Time for another book review of the grown-up variety. It’s been a while since my last one – long library wait lists mean I’ve so far missed out on the last two books for the Pink Fibro Bookclub facebook group – but that doesn’t mean I haven’t been reading!
Earlier this year, a friend gave me a copy of Lionel Shriver’s Big Brother for my birthday, knowing that I’d been utterly captivated by her book We Need to Talk About Kevin.
So I read Big Brother. And it made me want to read We Need to Talk About Kevin again.
And here are my thoughts.
Big Brother / Lionel Shriver
When Pandora picks up her older brother Edison at her local Iowa airport, she literally doesn’t recognize him. In the four years since the siblings last saw one another, the once slim, hip New York jazz pianist has gained hundreds of pounds. What happened?
This book was, until a certain point, quite a conundrum for me. I found it enthralling. I couldn’t put it down. But I didn’t like any of the characters, and in some places I didn’t even like the writing. Somehow, there was just enough in the characters for me to recognise bits of people I know, and so I got suckered in, even while holding it at arm’s length.
Does that even make sense?! See, it’s a conundrum!
Once Pandora gets over the initial shock of seeing ‘the new Edison’, she commits to joining him on a journey of weight loss, putting her marriage, family and life as she knows it on the line. The book follows this journey, but also generally discusses food, our relationship with it, and the statistics of size in the United States.
While I was reading this book, I thought about food. A lot. And not just during the moments I was actually reading; until I’d finished it and could put it aside for good, I thought about my relationship to the very things in my hands and mouth whenever I prepared or ate something.
If Shriver’s aim was to make the reader think about the role that food plays in our lives, mission accomplished. I still catch myself overthinking things as I reach for a piece of chocolate. Do I need this chocolate? Do I even want it? Or have I conditioned myself to believe that I enjoy it, so that I just keep eating it?
But, while the story was compelling, I didn’t feel for the characters. Yes, I wanted Pandora and Edison to succeed, but I didn’t feel invested in them succeeding.
There is a twist at the end of Big Brother, if you can call it a twist. It’s a doozy. And it has divided readers. There are plenty of reviews out there with spoilers; if you want to know what happened, you can find out, but I’ll not write it here.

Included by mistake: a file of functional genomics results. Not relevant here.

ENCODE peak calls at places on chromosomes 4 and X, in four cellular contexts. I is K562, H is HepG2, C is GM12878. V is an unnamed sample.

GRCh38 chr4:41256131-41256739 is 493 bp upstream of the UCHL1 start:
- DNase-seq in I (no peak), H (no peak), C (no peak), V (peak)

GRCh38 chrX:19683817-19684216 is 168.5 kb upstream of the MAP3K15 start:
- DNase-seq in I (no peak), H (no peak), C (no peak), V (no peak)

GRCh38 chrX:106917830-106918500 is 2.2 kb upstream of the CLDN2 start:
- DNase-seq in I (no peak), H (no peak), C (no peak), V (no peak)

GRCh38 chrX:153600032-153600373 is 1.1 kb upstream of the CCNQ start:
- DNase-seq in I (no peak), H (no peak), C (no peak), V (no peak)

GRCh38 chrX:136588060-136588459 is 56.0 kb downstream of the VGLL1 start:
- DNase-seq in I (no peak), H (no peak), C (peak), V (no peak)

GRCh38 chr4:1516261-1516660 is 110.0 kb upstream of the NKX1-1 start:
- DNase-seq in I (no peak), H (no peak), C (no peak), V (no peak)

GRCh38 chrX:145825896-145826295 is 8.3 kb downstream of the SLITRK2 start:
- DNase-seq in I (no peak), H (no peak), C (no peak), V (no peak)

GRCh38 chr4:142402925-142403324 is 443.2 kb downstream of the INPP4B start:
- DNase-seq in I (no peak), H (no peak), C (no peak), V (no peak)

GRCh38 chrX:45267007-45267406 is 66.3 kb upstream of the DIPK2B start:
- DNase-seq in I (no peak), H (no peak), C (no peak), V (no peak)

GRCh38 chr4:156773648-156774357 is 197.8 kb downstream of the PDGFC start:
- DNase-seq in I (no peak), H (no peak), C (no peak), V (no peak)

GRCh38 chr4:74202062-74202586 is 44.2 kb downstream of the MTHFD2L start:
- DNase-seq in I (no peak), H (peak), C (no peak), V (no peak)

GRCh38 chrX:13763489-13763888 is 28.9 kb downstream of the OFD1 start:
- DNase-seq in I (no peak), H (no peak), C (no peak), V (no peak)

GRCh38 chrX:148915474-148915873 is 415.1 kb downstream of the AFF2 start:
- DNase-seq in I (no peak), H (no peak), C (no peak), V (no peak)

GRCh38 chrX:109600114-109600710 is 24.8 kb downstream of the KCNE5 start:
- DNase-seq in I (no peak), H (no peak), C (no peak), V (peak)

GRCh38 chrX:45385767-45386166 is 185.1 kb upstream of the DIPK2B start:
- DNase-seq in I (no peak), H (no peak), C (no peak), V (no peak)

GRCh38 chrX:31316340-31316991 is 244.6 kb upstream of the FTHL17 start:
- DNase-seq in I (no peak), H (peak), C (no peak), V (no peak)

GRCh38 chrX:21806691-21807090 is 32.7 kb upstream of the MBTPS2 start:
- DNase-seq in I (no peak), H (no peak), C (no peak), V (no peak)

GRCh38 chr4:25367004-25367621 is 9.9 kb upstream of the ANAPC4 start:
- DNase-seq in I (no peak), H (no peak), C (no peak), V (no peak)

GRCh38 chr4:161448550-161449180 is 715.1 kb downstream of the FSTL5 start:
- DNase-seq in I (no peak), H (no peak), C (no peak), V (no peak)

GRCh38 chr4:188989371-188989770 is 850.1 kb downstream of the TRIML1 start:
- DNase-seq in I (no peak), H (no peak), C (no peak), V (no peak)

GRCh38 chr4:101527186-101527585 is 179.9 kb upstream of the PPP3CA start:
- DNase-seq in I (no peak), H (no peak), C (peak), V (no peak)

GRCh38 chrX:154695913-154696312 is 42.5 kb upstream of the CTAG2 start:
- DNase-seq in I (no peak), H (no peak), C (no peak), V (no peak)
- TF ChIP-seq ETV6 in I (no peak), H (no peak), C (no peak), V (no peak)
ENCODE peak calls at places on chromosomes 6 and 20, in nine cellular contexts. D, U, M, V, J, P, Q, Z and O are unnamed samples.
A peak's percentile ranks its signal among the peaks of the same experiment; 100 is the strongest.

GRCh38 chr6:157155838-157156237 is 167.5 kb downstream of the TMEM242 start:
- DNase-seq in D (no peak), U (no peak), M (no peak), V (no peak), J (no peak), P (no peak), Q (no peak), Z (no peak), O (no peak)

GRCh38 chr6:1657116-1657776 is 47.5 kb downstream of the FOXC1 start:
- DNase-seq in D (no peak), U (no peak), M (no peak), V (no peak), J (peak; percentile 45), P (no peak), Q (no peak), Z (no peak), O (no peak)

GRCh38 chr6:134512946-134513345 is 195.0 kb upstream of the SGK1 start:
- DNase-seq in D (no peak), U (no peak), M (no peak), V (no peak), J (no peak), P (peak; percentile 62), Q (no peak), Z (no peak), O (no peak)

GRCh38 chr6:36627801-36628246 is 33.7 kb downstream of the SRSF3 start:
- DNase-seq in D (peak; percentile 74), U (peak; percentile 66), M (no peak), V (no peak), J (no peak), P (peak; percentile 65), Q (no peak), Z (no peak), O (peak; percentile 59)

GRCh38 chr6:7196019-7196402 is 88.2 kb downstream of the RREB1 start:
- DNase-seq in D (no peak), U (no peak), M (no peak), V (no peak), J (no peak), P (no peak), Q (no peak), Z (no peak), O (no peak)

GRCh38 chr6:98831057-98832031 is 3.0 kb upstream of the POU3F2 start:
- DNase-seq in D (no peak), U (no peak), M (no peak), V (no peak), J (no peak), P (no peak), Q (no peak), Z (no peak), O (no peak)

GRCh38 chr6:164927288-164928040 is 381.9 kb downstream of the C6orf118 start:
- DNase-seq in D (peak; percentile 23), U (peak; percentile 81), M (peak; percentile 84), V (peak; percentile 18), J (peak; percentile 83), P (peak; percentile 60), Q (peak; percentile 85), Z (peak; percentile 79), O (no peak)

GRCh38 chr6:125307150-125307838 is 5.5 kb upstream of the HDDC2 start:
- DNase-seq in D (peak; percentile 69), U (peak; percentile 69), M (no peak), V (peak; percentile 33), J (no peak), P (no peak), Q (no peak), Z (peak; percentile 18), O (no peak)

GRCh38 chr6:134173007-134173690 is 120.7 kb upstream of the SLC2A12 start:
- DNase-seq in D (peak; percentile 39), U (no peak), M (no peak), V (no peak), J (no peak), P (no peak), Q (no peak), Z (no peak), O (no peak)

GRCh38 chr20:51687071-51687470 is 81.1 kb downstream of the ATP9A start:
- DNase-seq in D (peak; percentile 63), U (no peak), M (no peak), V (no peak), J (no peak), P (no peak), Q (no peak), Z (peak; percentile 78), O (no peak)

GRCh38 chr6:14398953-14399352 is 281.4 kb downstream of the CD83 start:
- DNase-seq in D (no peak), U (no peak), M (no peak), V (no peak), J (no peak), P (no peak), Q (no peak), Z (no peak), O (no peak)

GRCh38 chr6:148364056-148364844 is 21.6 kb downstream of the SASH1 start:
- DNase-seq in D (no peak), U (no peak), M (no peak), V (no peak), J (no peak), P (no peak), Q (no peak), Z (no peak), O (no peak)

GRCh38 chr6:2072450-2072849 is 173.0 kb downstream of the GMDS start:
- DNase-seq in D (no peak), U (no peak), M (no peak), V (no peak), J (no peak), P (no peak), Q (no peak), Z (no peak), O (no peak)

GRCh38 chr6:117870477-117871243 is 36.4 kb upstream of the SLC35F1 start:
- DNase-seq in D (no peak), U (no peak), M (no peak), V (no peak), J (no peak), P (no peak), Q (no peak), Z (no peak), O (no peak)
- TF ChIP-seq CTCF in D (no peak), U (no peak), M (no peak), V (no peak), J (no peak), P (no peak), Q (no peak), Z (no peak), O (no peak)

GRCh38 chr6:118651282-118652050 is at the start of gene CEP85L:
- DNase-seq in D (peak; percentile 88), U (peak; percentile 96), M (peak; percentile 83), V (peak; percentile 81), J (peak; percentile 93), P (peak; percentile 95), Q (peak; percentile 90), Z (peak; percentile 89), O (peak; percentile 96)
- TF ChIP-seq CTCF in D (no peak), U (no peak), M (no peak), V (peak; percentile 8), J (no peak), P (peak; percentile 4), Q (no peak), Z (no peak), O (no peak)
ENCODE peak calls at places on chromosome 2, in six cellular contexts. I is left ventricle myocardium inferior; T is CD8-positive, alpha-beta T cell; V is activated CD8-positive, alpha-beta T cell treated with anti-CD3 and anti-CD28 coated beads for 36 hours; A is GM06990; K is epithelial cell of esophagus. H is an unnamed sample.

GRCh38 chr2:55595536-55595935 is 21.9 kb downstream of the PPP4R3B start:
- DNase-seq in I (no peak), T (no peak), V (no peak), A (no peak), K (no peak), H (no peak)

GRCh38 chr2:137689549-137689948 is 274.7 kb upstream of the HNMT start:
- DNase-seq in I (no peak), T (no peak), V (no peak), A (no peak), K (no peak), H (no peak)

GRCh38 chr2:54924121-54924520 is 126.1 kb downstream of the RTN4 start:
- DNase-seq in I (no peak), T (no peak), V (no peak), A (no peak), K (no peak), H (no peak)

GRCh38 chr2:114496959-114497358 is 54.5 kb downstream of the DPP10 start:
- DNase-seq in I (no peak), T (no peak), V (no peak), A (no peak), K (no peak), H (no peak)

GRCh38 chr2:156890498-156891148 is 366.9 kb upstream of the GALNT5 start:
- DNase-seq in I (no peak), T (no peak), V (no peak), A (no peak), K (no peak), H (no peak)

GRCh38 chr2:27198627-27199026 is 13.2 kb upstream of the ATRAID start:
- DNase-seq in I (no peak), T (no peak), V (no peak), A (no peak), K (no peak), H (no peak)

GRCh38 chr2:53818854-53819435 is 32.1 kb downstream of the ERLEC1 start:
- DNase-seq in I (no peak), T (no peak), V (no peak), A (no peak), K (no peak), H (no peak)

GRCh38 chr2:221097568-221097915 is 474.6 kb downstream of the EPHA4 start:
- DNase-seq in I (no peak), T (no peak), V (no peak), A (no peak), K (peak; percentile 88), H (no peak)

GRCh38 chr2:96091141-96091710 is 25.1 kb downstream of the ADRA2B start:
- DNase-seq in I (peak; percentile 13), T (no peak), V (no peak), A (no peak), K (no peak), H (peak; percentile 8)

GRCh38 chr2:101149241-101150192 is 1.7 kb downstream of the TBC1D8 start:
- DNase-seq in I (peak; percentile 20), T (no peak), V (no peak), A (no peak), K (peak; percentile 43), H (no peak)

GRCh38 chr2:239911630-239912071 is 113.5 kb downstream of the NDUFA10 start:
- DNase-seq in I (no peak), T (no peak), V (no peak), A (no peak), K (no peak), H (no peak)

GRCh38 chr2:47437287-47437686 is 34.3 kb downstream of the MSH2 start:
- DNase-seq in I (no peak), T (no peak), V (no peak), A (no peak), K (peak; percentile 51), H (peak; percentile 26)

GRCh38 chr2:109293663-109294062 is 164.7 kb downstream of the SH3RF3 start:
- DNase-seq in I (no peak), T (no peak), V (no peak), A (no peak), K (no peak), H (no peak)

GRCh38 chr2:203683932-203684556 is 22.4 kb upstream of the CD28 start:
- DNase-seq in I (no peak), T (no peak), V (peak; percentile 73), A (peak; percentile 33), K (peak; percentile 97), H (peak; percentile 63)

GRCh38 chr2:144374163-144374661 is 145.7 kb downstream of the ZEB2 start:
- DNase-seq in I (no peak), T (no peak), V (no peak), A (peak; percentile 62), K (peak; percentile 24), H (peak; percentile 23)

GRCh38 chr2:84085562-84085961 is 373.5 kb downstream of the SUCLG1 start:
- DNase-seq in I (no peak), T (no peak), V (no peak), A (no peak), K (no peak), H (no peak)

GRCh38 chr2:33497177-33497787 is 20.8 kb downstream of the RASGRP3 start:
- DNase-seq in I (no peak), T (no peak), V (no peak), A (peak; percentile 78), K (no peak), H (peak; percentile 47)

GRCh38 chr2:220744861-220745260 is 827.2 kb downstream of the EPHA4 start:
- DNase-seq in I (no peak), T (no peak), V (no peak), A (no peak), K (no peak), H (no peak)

I will just say that I am very firmly in Camp The-Ending-Ruined-The-Book-For-Me. In one chapter – one sentence, really – I felt cheated. I almost stopped reading altogether, but kept on until the end. Then threw the book down in disgust.
We Need to Talk About Kevin / Lionel Shriver
Two years ago, Eva Khatchadourian’s son, Kevin, murdered seven of his fellow high-school students, a cafeteria worker and a popular English teacher. Now, in a series of letters to her absent husband, Eva recounts the story of how Kevin came to be Kevin.
I was completely enthralled by this book the first time I read it. And after reading Big Brother, I felt compelled to read it again. Surely it couldn’t be as good as I remembered?
If anything, I got even more out of this book on the second reading. WNTTAK is engrossing. Raw. Emotional (even while simultaneously being, in some moments, emotionally detached).
And disturbing. You think you’re ready for that, given the blurb. You know that there will be at least one disturbing moment, and probably more. But when they arrive they’re even more uncomfortable than you expect them to be.
It’s also beautifully written, with certain lines standing out to me:
- Your remnants mocked me: the jump rope limp on its hook; the dirty socks, stiff, caricatured deflations of your size eleven feet.
- In a country that doesn’t discriminate between fame and infamy, the latter presents itself as plainly more achievable.
- The discovery that heartbreak is indeed heartbreaking consoles us about our humanity.
Eva is not sure how Kevin became Kevin. She feels some responsibility, but isn’t sure if she is responsible. How much of Kevin is Kevin? How much of it is everything else?
The book doesn’t answer this question. Nor does it need to. I have spoken to others who have read the book, and while most agree that the question isn’t answered, others point emphatically to Kevin-as-inherently-bad or Kevin-as-his-mother’s-son-and-creation as the causes of Kevin-as-mass-murderer. So it’s possible we bring our own preconceptions and experiences to this book.
The first time I read it, I felt every step of Eva’s journey. Every moment, every thought, every feeling of guilt, every apparent breakthrough and every snap back to reality. The second time, I was able to view it a little differently. I still empathised with Eva, but was able to recognise that the book, as a series of letters written by her, and written in hindsight following the events of ‘Thursday’, held to her version of events and her perspective. I was able to see that, to other people, the individual events may not have played out exactly as recounted. Her portraits of those people may not have been entirely accurate, but were of course no less real to her.
WNTTAK is a fantastic read, but not one to be undertaken lightly. I am personally very glad that I didn’t read this book before I had my first child. I was never an overly maternal person, and didn’t feel the clucky-cluck feelings (oh, how times have changed!). I just don’t know how I would have reacted to this book before having a child of my own, and knowing that Eva’s experience of early motherhood and her bond with her newborn child (or lack thereof) were nothing like my own.
Have you read Big Brother or We Need to Talk About Kevin? What did you think?